Austin Adventures

Because outdoor breezes tend to cause viruses in human breath to blow away and dissipate, outdoor locations are much safer than indoors when it comes to the transmission of COVID.

That makes small-group custom trips to outdoors locations some of the least risky kinds of travel in the era of COVID-19, and Austin Adventures has found its sweet spot, at the place where the company began.

“We’re going to stick to what got us to the dance,” said Dan Austin, president. “Our domestic programs have always been our mainstay and the biggest percentage of what we do. Now more than ever we are focused on making sure we continue to focus on the domestic scene.”

Austin has seen an increase in the demand for custom group tours, which enable small groups of intimate friends or family to travel in “bubbles,” reducing their exposure to a few who are known to be free of the infection.

Contrary to all reasonable expectations when the GDP has dropped by a third, Austin Adventures is busy.

“Domestically the custom and exclusive market has been hot,” said Austin. “We can’t keep up with last-minute demands. That tells me that folks are ready to travel and just need a sense that it’s safe.”

The company is adding more domestic programs but will hold off on international programs until the demand returns.

“We see first-hand a lot of international players ‘pivoting’ and trying to add domestic product,” said Austin. “We started in Montana some 35 years ago and plan if anything to just keep doing what we do. Perhaps a bit more of it. No need to pivot when you already are there.”

Ya’lla Tours

Ya’lla Tours is focusing more than ever on private tours rather than traditional group motor coach tours.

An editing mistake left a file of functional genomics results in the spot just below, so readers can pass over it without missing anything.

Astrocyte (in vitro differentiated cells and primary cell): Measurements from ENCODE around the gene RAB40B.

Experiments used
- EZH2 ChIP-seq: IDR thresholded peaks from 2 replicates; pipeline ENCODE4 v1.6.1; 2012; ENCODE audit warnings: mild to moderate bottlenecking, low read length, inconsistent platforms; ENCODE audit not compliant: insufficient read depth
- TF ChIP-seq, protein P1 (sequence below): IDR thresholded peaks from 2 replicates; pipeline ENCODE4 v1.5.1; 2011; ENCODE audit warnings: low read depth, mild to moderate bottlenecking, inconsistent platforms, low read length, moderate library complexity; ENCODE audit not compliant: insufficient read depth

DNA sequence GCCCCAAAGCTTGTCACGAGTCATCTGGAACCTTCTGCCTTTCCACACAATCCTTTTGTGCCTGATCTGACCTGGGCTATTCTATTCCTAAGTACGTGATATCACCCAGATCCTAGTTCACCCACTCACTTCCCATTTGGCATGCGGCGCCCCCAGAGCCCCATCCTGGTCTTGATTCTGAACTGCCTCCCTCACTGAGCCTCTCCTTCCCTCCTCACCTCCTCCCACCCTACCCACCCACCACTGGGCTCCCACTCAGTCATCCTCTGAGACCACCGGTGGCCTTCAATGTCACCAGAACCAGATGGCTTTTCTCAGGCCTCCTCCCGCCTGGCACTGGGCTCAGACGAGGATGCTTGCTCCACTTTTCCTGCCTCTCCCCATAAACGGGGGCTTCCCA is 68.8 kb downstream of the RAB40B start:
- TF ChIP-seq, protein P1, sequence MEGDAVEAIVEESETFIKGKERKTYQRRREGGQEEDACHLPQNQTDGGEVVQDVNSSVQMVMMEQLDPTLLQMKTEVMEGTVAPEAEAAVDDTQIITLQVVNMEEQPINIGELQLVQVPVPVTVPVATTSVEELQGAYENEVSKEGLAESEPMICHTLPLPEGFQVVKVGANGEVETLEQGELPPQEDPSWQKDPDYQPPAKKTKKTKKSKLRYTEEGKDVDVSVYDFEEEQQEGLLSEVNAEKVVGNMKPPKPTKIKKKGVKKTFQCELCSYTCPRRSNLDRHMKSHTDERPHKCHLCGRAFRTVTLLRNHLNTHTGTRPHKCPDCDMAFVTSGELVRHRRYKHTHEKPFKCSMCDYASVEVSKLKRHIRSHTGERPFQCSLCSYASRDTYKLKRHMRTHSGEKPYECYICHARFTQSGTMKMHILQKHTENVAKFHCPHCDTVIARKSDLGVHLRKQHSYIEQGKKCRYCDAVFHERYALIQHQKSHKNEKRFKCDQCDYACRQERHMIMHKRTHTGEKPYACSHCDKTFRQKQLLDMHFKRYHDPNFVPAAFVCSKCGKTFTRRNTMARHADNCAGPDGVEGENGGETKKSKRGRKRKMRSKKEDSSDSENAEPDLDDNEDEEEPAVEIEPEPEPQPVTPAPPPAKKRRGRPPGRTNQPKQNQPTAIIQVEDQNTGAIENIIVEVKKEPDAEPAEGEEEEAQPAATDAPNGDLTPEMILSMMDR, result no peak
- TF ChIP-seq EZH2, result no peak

“Travelers will look not to travel on packed buses, but on more intimate trips,” said Ronen Paldi, president.

Paldi doesn’t expect the reopening to happen all at once. “It is not just reopening, it is which countries will welcome US visitors,” said Paldi. “Greece, Jordan, Dubai and Morocco, are all ‘Green Countries.’ Egypt will open at the end of July. Israel and Cuba in September.”

Paldi said Ya’lla Tours set itself up for reopening by taking good care of its customers when the lockdown came down, leaving them with a good feeling about the company.

“We are a reliable company that took care of the travel agent and travelers by offering refunds and credit for future travel,” said Paldi. “Basically, we work very closely to protect the travelers and their travel agents.”


Alexander + Roberts

“We’ve built our product for 2021 and 2022,” said Robert Drumm, president of Alexander + Roberts. “Our protocols and have been surprisingly successful in moving 2020 travelers forward. With some positive news of various sorts (including political) 2021 could be quite a good year. Travel advisors have been great to work with over the last six months, supportive, positive and understanding. I guess we all have learned what it’s like to work without revenue.

“Nonetheless, as a privately held and successful company of 74 years,” Drumm said, “we’re feeling confident about the future. I think we have the right profile of privately-guided, tailor-made and small groups of 16 or less for our times.”


The Travel Corporation

The Travel Corporation has put in place a new Wellbeing Director on every guided vacation of Trafalgar, Insight Vacations and Luxury Gold except in Australia and New Zealand.

The new Wellbeing Directors will carry out “Safe Travels and Seamless Traveler Journey” protocols developed by TTC in coordination with the World Tourism and Travel Council (WTTC).

According to a company statement, “The WD’s will be with clients from the first day and throughout their entire journey to ensure all hygiene and physical distancing measures are implemented every step of the way.” `

The Wellbeing Directors are trained to supervise in three areas: personal support and assistance; supplier engagement and compliance; and daily monitoring of distancing and hygiene standards.

Insight Vacations, part of The Travel Corporation is introducing a new style of trip called Escapes. They are close to home, shorter trips designed for Americans during the age of COVID.


Perillo Tours